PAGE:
While admitting that his company had missed the boat on a few major technology shifts, Alcatel-Lucent CEO Michel Combes asserted today at a symposium for analysts and journalists that The Shift Plan (see "Alcatel-Lucent shifts and optical transport, FTTx shift with it”) has his company back on track. The plan will see the company emphasize three focus areas that he believes will return the company to consistent profitability.
Combes told the audience at Alcatel-Lucent’s 2013 Technology Symposium in Basking Ridge, NJ, that the company had not been prepared for such technology shifts as the move to 10-Gbps DWDM in optical transport and CDMA in wireless. The Shift Plan will position the company not to make a similar faux pas as communications networks adapt to eight important trends Combes enumerated:
- An explosion of devices that will see users carrying 10 or more
- A resulting demand for ultra-fast access
- A concurrent requirement for ultra-fast core IP network resources
- The likelihood that cloud services instances will scale to the billions
- The expectation that telcos and cable MSO spending will grow faster thanks to investment in the preceding three areas
- Network infrastructures must create value by enabling rapid service turn up
- Large enterprises and the private sector will invest in carrier-grade network equipment and software
- The vendor community’s value proposition will move to support of cloud networking. Therefore, software and that ability to support application resources sharing will become more important parts of vendors’ product mixes.
Combes said that Alcatel-Lucent will react to these trends by focusing on technologies that support ultra-broadband service provision, cloud networking (which includes IP routing and optical transport), and monetizing its patent portfolio.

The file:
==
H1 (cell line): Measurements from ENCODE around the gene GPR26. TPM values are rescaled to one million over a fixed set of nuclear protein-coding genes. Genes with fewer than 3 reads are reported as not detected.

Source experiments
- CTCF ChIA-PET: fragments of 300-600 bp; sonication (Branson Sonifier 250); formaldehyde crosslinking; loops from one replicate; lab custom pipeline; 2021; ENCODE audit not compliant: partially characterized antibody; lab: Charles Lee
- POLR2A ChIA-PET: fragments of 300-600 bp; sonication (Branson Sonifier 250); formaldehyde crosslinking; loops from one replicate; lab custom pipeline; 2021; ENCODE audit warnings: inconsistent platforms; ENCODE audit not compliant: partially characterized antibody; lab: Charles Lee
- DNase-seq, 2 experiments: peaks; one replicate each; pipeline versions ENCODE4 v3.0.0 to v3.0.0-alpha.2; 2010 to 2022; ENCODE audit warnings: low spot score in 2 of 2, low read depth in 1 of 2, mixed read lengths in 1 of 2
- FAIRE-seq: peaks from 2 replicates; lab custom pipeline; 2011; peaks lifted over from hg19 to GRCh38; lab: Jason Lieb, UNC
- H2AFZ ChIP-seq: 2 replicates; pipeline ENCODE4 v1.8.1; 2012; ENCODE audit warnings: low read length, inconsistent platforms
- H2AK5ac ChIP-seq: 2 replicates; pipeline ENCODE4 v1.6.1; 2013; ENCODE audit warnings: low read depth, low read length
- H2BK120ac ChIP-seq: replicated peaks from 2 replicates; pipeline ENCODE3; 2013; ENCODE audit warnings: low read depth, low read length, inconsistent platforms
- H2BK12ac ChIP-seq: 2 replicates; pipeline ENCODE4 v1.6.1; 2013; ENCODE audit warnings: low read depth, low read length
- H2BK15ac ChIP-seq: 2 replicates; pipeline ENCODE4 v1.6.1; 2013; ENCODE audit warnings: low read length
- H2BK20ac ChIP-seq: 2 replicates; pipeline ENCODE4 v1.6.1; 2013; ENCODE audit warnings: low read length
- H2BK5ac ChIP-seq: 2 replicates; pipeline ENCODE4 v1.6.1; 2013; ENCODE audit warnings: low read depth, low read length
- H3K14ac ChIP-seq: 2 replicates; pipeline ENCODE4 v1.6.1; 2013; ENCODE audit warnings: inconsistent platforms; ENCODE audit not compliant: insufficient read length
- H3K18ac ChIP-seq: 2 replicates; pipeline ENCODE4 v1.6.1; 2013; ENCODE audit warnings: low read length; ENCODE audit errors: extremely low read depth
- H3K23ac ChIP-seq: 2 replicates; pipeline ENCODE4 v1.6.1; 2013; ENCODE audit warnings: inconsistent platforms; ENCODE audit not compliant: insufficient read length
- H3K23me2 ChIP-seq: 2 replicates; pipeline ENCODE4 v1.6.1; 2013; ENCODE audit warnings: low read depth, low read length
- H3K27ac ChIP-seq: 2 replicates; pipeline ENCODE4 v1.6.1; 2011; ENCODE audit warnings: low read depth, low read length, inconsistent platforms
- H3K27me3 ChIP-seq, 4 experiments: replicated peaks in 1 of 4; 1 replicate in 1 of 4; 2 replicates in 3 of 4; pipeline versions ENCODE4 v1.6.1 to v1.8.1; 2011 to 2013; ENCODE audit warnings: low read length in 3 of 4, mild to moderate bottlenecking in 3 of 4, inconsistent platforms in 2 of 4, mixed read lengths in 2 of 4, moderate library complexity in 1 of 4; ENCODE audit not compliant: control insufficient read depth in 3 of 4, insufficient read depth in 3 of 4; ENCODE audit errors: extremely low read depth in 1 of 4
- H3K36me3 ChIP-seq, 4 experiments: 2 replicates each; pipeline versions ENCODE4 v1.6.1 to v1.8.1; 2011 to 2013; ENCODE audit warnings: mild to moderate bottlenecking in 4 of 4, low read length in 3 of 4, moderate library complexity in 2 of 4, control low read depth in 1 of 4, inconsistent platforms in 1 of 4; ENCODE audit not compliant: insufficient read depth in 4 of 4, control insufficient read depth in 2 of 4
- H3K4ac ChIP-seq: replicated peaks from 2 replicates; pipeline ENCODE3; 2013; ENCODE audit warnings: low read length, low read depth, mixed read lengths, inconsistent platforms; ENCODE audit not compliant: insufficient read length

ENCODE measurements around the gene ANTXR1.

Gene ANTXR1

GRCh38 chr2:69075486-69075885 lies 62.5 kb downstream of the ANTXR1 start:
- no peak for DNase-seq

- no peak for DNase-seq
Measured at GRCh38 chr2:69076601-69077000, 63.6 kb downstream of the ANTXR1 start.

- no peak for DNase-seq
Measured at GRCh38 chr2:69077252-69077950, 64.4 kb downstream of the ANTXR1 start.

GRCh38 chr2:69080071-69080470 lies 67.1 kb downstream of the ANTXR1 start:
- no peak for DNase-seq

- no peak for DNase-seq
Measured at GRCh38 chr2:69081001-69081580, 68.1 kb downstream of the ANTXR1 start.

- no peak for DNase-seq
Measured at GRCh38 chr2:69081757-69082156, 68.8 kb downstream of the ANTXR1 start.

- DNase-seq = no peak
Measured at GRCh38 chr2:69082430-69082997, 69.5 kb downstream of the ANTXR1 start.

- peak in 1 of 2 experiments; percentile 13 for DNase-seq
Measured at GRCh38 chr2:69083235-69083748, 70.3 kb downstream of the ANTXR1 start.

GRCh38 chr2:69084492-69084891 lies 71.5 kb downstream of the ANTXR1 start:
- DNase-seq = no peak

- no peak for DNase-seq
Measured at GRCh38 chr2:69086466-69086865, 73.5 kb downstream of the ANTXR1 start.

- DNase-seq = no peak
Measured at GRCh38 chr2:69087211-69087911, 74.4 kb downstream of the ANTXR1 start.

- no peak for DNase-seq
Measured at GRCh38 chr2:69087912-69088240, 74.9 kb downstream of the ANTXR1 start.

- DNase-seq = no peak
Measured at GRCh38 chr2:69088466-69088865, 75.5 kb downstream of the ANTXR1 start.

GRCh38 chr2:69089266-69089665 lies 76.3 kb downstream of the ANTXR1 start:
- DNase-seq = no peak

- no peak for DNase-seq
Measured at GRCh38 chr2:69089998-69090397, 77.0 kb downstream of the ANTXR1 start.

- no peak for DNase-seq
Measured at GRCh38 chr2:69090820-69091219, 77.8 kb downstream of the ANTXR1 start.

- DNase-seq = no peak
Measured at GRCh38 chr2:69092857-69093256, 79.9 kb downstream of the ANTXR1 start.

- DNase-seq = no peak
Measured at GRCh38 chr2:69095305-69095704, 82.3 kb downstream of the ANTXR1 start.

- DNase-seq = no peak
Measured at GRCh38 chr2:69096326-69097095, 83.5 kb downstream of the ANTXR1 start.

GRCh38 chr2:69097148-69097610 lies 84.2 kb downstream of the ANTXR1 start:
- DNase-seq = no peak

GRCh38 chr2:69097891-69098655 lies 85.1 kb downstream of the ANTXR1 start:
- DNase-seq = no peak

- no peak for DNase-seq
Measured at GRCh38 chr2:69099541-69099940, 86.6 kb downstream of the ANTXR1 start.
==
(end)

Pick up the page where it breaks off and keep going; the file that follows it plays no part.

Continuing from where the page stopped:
The broadband aspect will require expertise in both wireless and fixed broadband access network technology. Combes said that one interesting change in this niche is that a few years ago, fixed networks were considered an area with low growth potential. That is no longer the case, with Alcatel-Lucent’s success in VDSL2 and vectoring a catalyst for new opportunities, Combes said. Meanwhile, fiber will move closer to homes, to support both these copper-based technologies as well as wireless access via small cells – and, of course, fiber to the home (FTTH).
The company is well positioned in both the optical and wireless broadband areas, according to Combes, and will remain so thanks to emerging technology developments in G.fast and TWDM PON, to take two wired network examples. “We are the ultra-broadband telco specialists,” he proclaimed.
Meanwhile, the move to cloud-based services will require investments in IP and optical technology, as well as a way to manage these resources to create a programmable network. Software-defined networking (SDN) and network functions virtualization (NFV) will be key technologies toward this goal, Combes said. The company’s Nuage Networks will be one catalyst in this area, he said.
In the optical domain, Combes said that Alcatel-Lucent’s current success with 100-Gbps and 400 Gbps coherent transmission systems shows that the company is on top of current and near-term future requirements. The interplay of IP and optical transport has created a new market space according to Combes who asserted that the company is well positioned to take advantage of this opportunity as well.
For more information on high-speed transmission systems and suppliers, visit the Lightwave Buyer’s Guide.